And yet, in a crucial sense, there’s hardly a more clear-sighted or realistic fiction film about World War II. Klimov refuses to sanitize or sentimentalize the conflict that in his native language is known as the Great Patriotic War. While fleeing back into the woods with Flyora, Glasha momentarily glimpses a heap of bodies, Flyora’s family and neighbors, piled on the edge of the village where tendrils of smoke still waft from their chimneys. Despite the fleeting nature of her glance, the image sticks with the viewer, its horror reverberating throughout the film because Klimov doesn’t give it redemptive or revelatory power. There’s no transcendent truth, no noble human dignity to be dug up from the mass graves of the Holocaust.
Florya and Glasha eventually separate, Flyora joining the surviving men to scour the countryside for food, only to find himself the survivor of a series of atrocities perpetrated by the Germans. A full third of the Nazis’ innocent victims were killed in mass executions on the Eastern Front—both by specially assigned SS troops and the regular Wehrmacht (though the myth of a “clean Wehrmacht” lives on to this day). As the end titles of Come and See inform the audience, 628 Belarusian villages were extinguished in the Nazis’ genocidal quest for Lebensraum, so-called “living space” for the German Volk. As wide-eyed witness to a portion of this monstrous deed, Flyora’s face often fills the film’s narrow 4:3 frame—scorched, bloodied, and sooty, trembling with horror at the inhumanity he’s seen.
Like his forbears of Soviet montage, Klimov uses a cast stocked with nonprofessionals like Kravchenko, and he doesn’t shirk from having them address the camera directly with their gaze. In Klimov’s hands, as in Eisenstein’s, such shots feel like a call to action, a demand to recognize the humanity at stake in the struggle against fascism. Klimov counterbalances his film’s apocalyptic hopelessness with a righteous rage on behalf of the Holocaust’s real victims. The film, whose original title was Kill Hitler, takes as its heart-shattering climax a hallucinatory montage of documentary footage that imagines a world without the Nazi leader.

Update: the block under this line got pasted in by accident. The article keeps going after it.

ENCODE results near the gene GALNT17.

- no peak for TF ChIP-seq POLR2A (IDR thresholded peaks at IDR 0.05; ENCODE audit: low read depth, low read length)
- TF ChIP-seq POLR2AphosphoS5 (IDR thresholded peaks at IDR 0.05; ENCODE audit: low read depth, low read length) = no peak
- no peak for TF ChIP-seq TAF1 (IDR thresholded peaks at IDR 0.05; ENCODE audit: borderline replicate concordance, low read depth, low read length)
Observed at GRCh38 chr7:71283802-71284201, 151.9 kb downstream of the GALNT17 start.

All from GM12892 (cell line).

Come and See bears comparison to Andrei Tarkovsky’s Ivan’s Childhood, which likewise narrates a young boy’s conscription into the irregular Russian resistance to German invasion. But whereas Tarkovsky embellishes his vision of a war-torn fairy-tale forest in the direction of moody expressionism, Klimov goes surreal. Attempting to make off with a stolen cow across an open field—in order to feed starving survivors hidden in the woods—Flyoria is blindsided by a German machine-gun attack. Pink tracers dart across the fog-saturated frame, a dreamlike image at once unreal and deadly. Taking cover behind his felled cow, Flyoria awakes in the empty field, now absolutely still, with the mangled animal corpse as his pillow.
As an art form, surrealism was fascinated by the capacity for violence and disorder lurking in the psyche. Without betraying the real—by, in fact, remaining more faithful to it than most fictional remembrances of WWI have been—Come and See suggests that the war’s horrors were the ultimate unassimilable experience of the shadowy depths of the human mind. For Klimov, the dreamscapes of war realized surrealism’s oneiric brutality.